Contrary to what was entered on the FINRA form, Huffman noted, Tilkey did not engage in threatening or violent conduct.


Rather than suing Allstate based on what it said on the form, Tilkey sued based on his disclosures of the falsehood to prospective employers.

He alleged in his complaint, filed May 10, 2016:

“Defendant Allstate has compelled Plaintiff to self-publish defamatory statements about himself to prospective employers and others in his industry because Allstate stated that the reason for his firing was making a threat against another person. Allstate knew Plaintiff would be compelled to restate and publish the defamatory statement when seeking subsequent employment after three decades working with Allstate.”

The cause of action was valid, Huffman said, explaining that because the FINRA form “was available to every prospective employer of similarly-licensed employees,” it follows that “Tilkey was compelled to explain the reason for his discharge, and this repetition was reasonably foreseeable.”

 He stressed that for a cause of action to exist for self-defamation, there must be a “strong compulsion” for republishing defamatory statements and “the foreseeability of the repetition.”

Those elements were found absent in published decisions dealing with the theory of liability, such as the 1991 opinion in Live Oak Publishing Co. v. Cohagan from the Third District. The court found no liability to a newspaper which published a letter-to-the-editor criticizing it, then sued the writer of the letter, contending it was obliged to print it—a contention that was rejected.

Punitive Damages

Explaining why the $15,978,822 punitive-damage award must be lowered, Huffman said it is disproportionate to the total amount awarded by the jury in in compensatory damages—$2,663,137—and all the more out of line in light of the judgment being affirmed only as to the $1,702,915 award based on self-defamation.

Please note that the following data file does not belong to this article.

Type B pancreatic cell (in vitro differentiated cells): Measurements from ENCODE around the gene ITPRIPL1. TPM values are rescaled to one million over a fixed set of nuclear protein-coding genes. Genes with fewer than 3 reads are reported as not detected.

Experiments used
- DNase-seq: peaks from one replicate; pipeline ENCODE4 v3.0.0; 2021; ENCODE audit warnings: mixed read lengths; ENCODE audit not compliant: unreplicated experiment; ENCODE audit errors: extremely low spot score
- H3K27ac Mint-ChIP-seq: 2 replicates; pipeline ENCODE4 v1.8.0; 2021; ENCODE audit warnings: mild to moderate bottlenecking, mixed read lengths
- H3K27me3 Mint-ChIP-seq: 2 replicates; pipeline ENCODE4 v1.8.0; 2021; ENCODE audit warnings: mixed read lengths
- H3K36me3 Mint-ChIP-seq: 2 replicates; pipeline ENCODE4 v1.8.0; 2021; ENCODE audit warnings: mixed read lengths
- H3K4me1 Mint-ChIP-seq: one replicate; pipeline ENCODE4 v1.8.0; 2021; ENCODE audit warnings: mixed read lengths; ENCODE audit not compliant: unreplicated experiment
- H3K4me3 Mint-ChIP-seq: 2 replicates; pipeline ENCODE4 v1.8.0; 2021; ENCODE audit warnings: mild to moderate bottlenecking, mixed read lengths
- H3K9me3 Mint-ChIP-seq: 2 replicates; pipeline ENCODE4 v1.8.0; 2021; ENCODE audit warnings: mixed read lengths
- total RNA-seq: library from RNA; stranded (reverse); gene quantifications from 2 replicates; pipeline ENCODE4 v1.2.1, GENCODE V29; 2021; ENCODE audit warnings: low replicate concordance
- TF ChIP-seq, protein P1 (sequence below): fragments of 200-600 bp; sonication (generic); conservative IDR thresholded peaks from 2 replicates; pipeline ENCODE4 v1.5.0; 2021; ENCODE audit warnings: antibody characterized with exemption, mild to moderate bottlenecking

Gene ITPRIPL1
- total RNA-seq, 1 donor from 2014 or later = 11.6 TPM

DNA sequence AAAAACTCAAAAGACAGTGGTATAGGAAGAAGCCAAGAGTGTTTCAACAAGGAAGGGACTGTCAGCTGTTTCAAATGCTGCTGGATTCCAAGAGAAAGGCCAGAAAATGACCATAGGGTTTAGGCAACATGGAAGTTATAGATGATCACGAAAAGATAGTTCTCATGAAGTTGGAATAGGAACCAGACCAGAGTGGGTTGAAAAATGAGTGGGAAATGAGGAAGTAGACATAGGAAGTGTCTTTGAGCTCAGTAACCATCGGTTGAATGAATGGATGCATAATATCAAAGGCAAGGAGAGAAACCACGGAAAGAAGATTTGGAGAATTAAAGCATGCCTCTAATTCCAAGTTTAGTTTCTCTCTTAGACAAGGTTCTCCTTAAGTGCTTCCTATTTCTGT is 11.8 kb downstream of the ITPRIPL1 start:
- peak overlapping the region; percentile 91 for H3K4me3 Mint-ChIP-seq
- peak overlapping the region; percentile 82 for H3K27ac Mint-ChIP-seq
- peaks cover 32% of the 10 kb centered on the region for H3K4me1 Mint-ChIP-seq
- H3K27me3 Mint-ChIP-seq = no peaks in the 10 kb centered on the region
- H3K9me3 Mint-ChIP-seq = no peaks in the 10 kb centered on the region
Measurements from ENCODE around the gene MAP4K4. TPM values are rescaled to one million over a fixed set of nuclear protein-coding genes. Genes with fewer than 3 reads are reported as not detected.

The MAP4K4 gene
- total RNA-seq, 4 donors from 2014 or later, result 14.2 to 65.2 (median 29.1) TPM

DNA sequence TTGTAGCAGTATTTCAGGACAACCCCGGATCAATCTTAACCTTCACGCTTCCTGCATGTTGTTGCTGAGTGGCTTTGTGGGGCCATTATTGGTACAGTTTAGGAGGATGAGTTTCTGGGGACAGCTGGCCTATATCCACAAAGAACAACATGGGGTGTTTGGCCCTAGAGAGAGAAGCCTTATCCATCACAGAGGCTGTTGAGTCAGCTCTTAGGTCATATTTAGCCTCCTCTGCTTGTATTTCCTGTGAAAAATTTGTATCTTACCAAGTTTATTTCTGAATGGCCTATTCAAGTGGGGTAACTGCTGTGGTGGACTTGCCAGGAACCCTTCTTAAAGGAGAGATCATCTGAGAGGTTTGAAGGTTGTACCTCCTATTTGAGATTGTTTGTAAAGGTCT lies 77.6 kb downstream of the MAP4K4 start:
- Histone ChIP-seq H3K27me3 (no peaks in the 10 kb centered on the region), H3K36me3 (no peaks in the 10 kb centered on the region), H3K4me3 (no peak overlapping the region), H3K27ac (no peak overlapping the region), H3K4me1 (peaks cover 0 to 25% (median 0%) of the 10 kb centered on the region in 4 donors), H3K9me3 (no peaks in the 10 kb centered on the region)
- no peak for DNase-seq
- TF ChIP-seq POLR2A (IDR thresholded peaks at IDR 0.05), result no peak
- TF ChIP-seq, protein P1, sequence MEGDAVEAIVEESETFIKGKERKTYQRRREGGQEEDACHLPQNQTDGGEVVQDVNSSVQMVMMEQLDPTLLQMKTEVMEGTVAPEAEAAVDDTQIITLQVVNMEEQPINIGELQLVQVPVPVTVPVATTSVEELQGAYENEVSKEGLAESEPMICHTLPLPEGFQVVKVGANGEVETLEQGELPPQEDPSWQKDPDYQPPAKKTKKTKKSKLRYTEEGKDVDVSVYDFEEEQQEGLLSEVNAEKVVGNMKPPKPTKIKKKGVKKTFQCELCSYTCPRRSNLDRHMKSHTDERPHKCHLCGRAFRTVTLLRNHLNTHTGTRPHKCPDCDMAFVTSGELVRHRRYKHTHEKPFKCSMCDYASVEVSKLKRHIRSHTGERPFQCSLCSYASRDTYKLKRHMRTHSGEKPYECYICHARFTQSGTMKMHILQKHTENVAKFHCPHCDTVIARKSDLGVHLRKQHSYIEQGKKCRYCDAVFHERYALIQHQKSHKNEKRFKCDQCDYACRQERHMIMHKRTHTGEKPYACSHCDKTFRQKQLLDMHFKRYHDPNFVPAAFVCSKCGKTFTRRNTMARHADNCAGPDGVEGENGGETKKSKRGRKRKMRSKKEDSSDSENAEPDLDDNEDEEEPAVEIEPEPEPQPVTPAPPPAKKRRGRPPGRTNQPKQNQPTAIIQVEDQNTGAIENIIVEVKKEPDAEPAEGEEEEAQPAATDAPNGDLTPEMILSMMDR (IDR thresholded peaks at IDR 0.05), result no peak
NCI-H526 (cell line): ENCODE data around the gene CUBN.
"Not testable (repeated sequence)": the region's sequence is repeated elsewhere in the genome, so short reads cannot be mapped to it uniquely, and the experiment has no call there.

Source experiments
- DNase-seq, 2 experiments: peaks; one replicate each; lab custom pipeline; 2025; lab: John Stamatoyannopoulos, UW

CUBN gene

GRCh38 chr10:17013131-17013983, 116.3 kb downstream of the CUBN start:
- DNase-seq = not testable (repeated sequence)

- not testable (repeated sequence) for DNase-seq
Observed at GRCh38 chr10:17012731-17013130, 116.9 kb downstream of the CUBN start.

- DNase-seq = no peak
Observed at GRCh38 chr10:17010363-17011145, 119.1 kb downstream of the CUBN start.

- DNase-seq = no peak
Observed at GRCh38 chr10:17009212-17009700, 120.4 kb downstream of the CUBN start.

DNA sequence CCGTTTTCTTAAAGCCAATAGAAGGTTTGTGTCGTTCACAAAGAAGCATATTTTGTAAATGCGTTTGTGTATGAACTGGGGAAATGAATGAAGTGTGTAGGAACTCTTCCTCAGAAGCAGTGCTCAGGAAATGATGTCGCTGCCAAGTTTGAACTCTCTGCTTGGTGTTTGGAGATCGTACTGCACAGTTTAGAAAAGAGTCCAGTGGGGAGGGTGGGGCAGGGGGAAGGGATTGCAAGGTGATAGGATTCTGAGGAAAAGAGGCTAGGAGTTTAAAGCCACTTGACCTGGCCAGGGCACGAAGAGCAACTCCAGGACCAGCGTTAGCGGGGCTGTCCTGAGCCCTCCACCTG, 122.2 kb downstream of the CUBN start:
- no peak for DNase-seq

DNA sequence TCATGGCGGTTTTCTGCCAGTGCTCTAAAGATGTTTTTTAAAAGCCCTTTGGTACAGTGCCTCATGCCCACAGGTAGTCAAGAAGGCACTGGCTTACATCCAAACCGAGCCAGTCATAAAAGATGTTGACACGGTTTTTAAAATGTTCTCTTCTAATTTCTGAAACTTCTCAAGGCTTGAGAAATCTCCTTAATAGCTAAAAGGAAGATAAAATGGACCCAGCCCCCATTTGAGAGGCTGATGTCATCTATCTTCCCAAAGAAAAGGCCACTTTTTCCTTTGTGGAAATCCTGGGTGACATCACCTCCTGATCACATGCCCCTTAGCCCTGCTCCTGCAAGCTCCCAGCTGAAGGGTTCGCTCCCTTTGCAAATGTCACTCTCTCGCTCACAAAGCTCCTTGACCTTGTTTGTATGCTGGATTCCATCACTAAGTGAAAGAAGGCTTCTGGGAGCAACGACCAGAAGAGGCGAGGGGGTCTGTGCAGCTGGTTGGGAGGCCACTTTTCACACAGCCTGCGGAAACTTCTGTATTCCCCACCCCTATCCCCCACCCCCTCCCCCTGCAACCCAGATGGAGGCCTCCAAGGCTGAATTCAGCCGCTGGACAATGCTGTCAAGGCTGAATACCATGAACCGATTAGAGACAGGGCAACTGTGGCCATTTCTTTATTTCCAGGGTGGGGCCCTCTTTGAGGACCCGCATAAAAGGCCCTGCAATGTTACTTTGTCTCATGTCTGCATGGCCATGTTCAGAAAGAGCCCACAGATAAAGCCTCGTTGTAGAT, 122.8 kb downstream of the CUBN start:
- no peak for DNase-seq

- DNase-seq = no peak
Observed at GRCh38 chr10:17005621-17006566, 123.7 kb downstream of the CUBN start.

The jurist declared:

“Even without excluding the damages awarded for wrongful discharge, this ratio strikes us as excessive given the level of reprehensibility here. Without the compensatory damages awarded for wrongful discharge, the ratio is greater than nine to one, a ratio we conclude is constitutionally excessive….Additionally, because the jury’s punitive damages award is not allocated to the various liabilities it found, it is not possible to know how much punishment the jury felt was necessary for the company’s defamatory action, which must serve as the basis for the damages in this case. Accordingly, we will remand the matter for reconsideration of the appropriate amount of punitive damages based on defamation.”

Labor Code §432.7

The damages disallowed by the Court of Appeal were based on a supposed violation of Labor Code §432.7 which bars an employer from making an employment decision based even in part on “any record of arrest...that did not result in a conviction.” Huffman said that the section “does define conviction to include a plea, regardless of whether the court ultimately imposes a sentence,” and Tilkey did enter a guilty plea.

The case is Tilkey vs. Allstate Insurance Company, 2020 S.O.S. 1838.

Representing Allstate on appeal were Janice P. Brown and Arlene R. Yang of Brown Law Group;  Rex S. Heinke and Jessica M. Weisel of Akin Gump Strauss Hauer & Feld; and Anneliese Wermuth and Jenny R. Goltz of Cozen & O’Connor. Attorneys for Tilkey were Louis “Chip” Edleson and Joann F. Rezzo of Edleson & Rezzo, along with Williams Iagmin and Jon R. Williams.